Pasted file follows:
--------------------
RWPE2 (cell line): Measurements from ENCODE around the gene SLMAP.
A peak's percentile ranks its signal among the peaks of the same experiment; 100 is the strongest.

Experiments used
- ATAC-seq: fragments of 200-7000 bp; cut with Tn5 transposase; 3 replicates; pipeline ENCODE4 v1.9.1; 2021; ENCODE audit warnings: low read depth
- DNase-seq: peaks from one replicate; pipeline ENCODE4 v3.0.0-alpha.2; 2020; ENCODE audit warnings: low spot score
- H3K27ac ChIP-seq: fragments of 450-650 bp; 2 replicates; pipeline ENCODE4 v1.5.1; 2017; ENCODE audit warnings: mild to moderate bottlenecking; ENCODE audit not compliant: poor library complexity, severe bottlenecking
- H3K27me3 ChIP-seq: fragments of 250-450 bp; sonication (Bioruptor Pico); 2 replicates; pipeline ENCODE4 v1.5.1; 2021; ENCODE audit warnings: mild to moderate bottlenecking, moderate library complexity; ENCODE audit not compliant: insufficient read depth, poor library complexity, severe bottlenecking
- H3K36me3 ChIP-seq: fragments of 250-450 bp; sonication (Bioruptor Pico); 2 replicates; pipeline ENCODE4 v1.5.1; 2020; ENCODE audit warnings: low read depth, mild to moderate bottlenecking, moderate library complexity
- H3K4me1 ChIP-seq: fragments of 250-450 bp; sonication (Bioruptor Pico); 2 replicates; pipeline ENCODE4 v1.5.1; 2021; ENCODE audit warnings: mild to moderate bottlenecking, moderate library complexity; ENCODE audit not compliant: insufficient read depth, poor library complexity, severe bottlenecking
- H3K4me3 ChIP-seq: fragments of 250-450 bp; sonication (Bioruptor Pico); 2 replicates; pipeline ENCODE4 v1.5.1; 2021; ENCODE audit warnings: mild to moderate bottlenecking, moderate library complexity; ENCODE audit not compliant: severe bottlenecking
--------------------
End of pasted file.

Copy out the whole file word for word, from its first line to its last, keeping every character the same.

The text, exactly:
RWPE2 (cell line): Measurements from ENCODE around the gene SLMAP.
A peak's percentile ranks its signal among the peaks of the same experiment; 100 is the strongest.

Experiments used
- ATAC-seq: fragments of 200-7000 bp; cut with Tn5 transposase; 3 replicates; pipeline ENCODE4 v1.9.1; 2021; ENCODE audit warnings: low read depth
- DNase-seq: peaks from one replicate; pipeline ENCODE4 v3.0.0-alpha.2; 2020; ENCODE audit warnings: low spot score
- H3K27ac ChIP-seq: fragments of 450-650 bp; 2 replicates; pipeline ENCODE4 v1.5.1; 2017; ENCODE audit warnings: mild to moderate bottlenecking; ENCODE audit not compliant: poor library complexity, severe bottlenecking
- H3K27me3 ChIP-seq: fragments of 250-450 bp; sonication (Bioruptor Pico); 2 replicates; pipeline ENCODE4 v1.5.1; 2021; ENCODE audit warnings: mild to moderate bottlenecking, moderate library complexity; ENCODE audit not compliant: insufficient read depth, poor library complexity, severe bottlenecking
- H3K36me3 ChIP-seq: fragments of 250-450 bp; sonication (Bioruptor Pico); 2 replicates; pipeline ENCODE4 v1.5.1; 2020; ENCODE audit warnings: low read depth, mild to moderate bottlenecking, moderate library complexity
- H3K4me1 ChIP-seq: fragments of 250-450 bp; sonication (Bioruptor Pico); 2 replicates; pipeline ENCODE4 v1.5.1; 2021; ENCODE audit warnings: mild to moderate bottlenecking, moderate library complexity; ENCODE audit not compliant: insufficient read depth, poor library complexity, severe bottlenecking
- H3K4me3 ChIP-seq: fragments of 250-450 bp; sonication (Bioruptor Pico); 2 replicates; pipeline ENCODE4 v1.5.1; 2021; ENCODE audit warnings: mild to moderate bottlenecking, moderate library complexity; ENCODE audit not compliant: severe bottlenecking